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Microsoft sues U.S. over secret demands for customer data

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SAN FRANCISCO - In the latest clash over privacy rights in the digital age, Microsoft (MSFT) is suing the U.S. government over a federal law that allows authorities to examine customer emails or online files without the individual's knowledge.

The lawsuit comes as the technology industry butts heads with U.S. officials over the privacy rights of customers.

Microsoft says the U.S. is abusing a decades-old law that allows a court to order the company to turn over email or other customer files that are stored on its servers, while prohibiting Microsoft from notifying the customer. The company says that violates constitutional rights of free speech and protection against unreasonable searches.

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"Microsoft brings this case because its customers have a right to know when the government obtains a warrant to read their emails, and because Microsoft has a right to tell them," states the company's lawsuit, which was filed Thursday in federal court in Seattle. "Yet the Electronic Communications Privacy Act... allows courts to order Microsoft to keep its customers in the dark when the government seeks their email content or other private information, based solely on a 'reason to believe' that disclosure might hinder an investigation."

Representatives for the Justice Department did not immediately respond to requests for comment on the Microsoft lawsuit.

A U.S. House of Representatives panel on Wednesday advanced a bill that would change the Electronic Communications Privacy Act (ECPA) so that the government would be required to notify Internet service providers if it had issued a warrant for customers emails, online document and other private electronic communications. Unless it is blocked by a court order, the provider would have the option of informing users of the warrant.

Microsoft says in a lawsuit filed Thursday that authorities demanded customer information more than 5,600 times in the last 18 months. In nearly half those cases, a court ordered the company to keep the demand secret.

"We appreciate that there are times when secrecy around a government warrant is needed," Microsoft President Brad Smith said in news release. "But based on the many secrecy orders we have received, we question whether these orders are grounded in specific facts that truly demand secrecy. To the contrary, it appears that the issuance of secrecy orders has become too routine."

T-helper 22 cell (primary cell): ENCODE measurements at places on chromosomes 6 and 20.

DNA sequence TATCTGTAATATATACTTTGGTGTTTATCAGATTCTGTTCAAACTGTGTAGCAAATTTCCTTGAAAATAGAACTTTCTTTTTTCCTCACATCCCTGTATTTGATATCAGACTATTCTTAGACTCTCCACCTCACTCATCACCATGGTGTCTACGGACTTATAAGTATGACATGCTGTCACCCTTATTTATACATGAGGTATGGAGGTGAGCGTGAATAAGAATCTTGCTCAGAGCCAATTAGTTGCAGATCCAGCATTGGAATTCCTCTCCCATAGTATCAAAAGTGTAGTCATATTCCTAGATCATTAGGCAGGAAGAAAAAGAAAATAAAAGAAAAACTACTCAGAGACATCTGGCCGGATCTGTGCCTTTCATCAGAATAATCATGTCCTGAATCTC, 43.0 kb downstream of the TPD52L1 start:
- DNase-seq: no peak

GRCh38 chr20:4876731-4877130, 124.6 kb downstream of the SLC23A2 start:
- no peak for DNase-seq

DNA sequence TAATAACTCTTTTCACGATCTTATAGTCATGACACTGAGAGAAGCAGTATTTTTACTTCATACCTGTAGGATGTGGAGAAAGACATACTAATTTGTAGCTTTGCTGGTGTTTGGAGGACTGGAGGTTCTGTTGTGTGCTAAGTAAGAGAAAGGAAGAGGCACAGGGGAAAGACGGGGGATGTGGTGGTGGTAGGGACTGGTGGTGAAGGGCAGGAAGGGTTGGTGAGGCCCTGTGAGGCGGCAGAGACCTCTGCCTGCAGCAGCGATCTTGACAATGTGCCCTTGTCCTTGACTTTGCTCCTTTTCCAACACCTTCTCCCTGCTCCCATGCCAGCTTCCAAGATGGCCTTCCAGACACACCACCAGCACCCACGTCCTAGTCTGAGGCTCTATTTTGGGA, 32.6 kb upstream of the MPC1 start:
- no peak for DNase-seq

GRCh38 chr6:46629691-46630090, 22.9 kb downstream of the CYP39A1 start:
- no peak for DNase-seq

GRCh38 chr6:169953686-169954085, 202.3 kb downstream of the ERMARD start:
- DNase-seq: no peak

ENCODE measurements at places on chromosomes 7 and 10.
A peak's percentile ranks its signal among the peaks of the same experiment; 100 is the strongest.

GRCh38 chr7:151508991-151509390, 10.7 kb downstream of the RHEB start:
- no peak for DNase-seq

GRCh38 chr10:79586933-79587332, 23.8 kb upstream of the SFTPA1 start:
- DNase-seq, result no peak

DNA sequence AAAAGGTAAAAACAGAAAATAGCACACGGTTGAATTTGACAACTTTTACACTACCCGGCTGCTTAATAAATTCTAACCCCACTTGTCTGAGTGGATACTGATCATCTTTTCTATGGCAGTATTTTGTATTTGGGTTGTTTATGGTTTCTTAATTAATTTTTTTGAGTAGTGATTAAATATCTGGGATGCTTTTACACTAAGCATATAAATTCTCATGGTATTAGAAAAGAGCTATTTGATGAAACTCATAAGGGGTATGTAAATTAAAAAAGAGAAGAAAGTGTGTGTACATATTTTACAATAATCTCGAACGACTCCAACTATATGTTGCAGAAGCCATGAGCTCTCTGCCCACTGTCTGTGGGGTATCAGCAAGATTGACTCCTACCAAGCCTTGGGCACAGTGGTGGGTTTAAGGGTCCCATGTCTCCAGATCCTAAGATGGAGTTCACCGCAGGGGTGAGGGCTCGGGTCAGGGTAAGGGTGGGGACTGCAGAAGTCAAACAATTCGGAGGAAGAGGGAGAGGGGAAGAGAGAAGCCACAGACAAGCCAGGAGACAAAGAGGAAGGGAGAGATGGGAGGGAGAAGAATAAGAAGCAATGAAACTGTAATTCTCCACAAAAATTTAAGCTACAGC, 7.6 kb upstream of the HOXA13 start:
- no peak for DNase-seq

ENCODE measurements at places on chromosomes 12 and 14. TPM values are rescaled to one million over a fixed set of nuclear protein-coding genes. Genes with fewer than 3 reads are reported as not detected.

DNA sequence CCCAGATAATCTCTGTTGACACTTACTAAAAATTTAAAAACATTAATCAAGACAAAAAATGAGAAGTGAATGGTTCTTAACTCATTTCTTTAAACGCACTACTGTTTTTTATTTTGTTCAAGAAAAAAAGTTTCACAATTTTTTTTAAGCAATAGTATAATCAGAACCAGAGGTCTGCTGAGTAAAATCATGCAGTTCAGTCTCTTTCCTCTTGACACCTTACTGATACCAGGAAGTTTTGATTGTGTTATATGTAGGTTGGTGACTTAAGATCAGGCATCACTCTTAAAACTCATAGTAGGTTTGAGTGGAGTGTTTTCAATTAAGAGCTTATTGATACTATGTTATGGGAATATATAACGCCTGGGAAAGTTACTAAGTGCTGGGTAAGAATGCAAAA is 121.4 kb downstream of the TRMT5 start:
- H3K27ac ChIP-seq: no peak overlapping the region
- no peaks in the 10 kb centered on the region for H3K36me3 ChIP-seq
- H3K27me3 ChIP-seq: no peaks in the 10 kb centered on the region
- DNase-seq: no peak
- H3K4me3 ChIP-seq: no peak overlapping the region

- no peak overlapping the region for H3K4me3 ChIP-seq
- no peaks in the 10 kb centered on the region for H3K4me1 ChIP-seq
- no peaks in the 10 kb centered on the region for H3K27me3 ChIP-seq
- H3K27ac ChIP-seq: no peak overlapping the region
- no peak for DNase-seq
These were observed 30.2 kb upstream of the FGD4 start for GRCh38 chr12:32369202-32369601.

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In an interview, Smith said the company decided to file its challenge to the law after a case where authorities threatened to hold Microsoft in contempt when it sought to contest a particular secrecy order.

"That caused us to step back and take a look at what was going on more broadly," he said. "We were very disconcerted when we added up the large number of secrecy orders we've been receiving."

The lawsuit comes as Apple (AAPL) has been waging a high-profile legal battle over the FBI's attempt to compel that company's help in obtaining data stored on iPhones.

"It's part of the same trend," said Alex Abdo, a staff attorney at the American Civil Liberties Union. He said tech companies "have gotten the message loud and clear from the American public, that privacy matters."

Privacy advocates say the ECPA, which was passed in 1986, has failed to keep up with developments in technology. As a result, law enforcement officials are able to access private content stored in the "cloud" without first getting a warrant, as they would be required to if they were searching a person's home.

The Center for Democracy & Technology, an advocacy group that promotes online civil liberties, expressed support for Microsoft's suit.

"As we live more and more of our lives online, our constitutional rights must come with us," said Chris Calabrese, vice president of policy at the organization, by email. "Their case is just the tip of the iceberg. One federal magistrate judge estimated that there are 30,000 sealed orders issued annually -- not just for the content of communication, but also things like the location information from cell phones. When the government violates an individual's privacy like this, they should have a good reason if they are not going to tell them about it."

Alan Butler, senior counsel for the Electronic Privacy Information Center, said Microsoft's suit raises "critically important" constitutional issues that affect all Internet users.

"Notice is one of the key protections provided under the Fourth Amendment, and law enforcement efforts to delay or otherwise restrict notice should be viewed skeptically by the courts," he said by email.

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